Article Highlights Sexual Violence against Native American Women
An article in the New York Times today investigated the high rate of sexual violence against Native American Women, an issue that is receiving more attention in light of the debate over the reauthorization of the Violence Against Women Act of 1994 (VAWA). On May 16 in a 222-205 vote, the US House of Representatives passed a version of VAWA that did not include protections found in the Senate version, such as those for LGBT, immigrant, and Native American victims of domestic or sexual violence.
American Indian women are raped or sexually assaulted at a higher rate than other American women, though the US Department of Justice does not have exact statistics because many police departments have failed to keep proper records, according to the New York Times report. The New York Times says that within the Navajo Nation, located in parts of Arizona, New Mexico, and Utah, 329 cases of rape were reported in 2007 in the population of 180,000. There have only been 17 arrests. Nationwide, arrests are made in only 13 percent of cases of rape of Native American women. Arrests are made in 35 percent of cases of rape of black women and in 32 percent of cases of rape of white women.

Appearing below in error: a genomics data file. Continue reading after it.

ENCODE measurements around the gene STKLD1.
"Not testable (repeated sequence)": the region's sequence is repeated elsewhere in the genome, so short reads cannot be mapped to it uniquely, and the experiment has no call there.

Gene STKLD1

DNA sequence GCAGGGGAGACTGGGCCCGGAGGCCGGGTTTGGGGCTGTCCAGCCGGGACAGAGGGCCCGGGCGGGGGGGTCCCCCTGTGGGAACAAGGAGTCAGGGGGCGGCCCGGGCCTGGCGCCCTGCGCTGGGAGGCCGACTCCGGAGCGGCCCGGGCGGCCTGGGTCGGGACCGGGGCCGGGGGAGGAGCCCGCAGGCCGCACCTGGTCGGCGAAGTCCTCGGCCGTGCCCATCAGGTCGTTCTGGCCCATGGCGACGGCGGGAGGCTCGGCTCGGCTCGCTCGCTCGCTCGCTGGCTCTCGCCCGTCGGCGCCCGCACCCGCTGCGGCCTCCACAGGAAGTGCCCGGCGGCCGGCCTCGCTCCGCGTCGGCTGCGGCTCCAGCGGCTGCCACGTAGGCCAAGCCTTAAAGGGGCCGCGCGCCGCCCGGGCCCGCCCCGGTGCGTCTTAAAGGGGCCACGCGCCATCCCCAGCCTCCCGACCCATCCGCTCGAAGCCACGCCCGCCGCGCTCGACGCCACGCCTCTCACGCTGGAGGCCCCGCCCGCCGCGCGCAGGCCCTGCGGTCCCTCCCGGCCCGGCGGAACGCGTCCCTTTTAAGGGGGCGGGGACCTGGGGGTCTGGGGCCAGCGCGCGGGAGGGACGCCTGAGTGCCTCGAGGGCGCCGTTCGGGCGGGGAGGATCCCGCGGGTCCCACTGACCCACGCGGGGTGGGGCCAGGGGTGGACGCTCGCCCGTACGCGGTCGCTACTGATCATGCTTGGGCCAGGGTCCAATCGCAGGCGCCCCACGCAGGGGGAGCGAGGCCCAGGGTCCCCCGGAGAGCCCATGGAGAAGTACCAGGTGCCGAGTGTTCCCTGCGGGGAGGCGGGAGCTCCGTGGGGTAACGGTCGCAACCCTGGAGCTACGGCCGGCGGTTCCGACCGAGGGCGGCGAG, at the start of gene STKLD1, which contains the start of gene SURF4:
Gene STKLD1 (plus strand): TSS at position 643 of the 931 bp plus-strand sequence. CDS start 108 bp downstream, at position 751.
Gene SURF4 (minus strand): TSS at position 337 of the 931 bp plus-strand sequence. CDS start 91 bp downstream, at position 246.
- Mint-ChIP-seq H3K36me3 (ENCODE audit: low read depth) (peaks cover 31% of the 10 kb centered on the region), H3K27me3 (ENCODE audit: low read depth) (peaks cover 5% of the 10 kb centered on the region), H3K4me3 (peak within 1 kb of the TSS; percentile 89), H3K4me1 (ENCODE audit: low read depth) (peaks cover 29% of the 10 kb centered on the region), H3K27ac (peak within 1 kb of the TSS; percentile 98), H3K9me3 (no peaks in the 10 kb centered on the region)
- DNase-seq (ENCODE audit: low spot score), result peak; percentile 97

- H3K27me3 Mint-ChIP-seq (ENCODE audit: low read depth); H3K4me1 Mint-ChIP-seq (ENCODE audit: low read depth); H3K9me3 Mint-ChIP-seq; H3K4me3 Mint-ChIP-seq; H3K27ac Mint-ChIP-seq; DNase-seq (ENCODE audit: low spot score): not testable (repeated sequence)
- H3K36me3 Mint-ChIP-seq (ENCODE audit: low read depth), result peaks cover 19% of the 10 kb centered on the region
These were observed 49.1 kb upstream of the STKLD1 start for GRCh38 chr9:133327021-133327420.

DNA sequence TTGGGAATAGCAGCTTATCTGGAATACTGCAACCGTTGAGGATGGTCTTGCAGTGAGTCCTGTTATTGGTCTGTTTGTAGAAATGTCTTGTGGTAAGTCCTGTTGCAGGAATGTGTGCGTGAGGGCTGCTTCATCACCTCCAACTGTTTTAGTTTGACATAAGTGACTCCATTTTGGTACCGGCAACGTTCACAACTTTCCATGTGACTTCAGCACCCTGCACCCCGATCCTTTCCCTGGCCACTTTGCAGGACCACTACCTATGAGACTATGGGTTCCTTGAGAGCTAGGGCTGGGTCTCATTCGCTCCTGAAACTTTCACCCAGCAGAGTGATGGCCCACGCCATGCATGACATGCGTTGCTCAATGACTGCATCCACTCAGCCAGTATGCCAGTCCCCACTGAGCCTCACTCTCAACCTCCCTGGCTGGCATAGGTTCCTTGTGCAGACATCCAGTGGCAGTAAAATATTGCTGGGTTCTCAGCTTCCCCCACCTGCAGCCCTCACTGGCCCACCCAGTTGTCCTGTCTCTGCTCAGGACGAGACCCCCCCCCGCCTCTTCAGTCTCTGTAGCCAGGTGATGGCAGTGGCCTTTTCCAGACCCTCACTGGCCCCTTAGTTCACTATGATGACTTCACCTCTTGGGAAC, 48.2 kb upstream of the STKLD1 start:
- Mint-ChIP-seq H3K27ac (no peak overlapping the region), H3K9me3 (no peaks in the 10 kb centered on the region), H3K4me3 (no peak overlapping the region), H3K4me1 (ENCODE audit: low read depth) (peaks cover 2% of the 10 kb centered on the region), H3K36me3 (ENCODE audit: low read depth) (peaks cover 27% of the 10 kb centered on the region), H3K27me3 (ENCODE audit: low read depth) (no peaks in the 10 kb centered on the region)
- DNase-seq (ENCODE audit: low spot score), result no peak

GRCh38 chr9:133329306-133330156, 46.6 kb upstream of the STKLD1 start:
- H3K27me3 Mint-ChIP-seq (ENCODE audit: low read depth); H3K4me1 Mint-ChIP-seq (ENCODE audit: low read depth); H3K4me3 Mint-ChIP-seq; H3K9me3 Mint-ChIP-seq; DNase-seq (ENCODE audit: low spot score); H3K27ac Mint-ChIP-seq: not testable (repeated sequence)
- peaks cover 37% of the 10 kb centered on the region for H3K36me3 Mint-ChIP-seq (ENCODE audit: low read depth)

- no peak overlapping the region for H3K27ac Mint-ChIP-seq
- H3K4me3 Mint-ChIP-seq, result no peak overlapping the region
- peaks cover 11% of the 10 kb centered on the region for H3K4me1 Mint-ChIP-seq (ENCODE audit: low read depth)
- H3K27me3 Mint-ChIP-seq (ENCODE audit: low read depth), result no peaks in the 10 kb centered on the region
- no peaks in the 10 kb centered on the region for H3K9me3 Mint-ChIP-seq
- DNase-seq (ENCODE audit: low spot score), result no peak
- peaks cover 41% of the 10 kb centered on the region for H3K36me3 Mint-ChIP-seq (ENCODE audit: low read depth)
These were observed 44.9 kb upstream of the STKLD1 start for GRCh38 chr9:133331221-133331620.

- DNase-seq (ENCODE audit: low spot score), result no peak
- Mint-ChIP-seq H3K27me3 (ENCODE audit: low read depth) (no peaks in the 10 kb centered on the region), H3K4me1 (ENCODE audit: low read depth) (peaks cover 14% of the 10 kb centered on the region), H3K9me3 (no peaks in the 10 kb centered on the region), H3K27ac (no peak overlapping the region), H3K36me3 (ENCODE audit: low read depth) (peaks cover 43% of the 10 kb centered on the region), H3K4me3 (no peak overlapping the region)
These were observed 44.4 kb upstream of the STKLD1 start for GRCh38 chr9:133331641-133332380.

A woman's health advocate from the Yankton Sioux Reservation, located in South Dakota, told the New York Times that "we should never have a woman come into the office saying, 'I need to learn more about Plan B for when my daughter gets raped.' That's what's so frightening- that it's more expected than unexpected. It has become a norm for young women." Another women's health advocate in the Navajo Nation said, "I only know a couple of people who have not been raped. Out of hundreds."
Media Resources: New York Times 5/22/12, Feminist Daily News Wire 5/17/12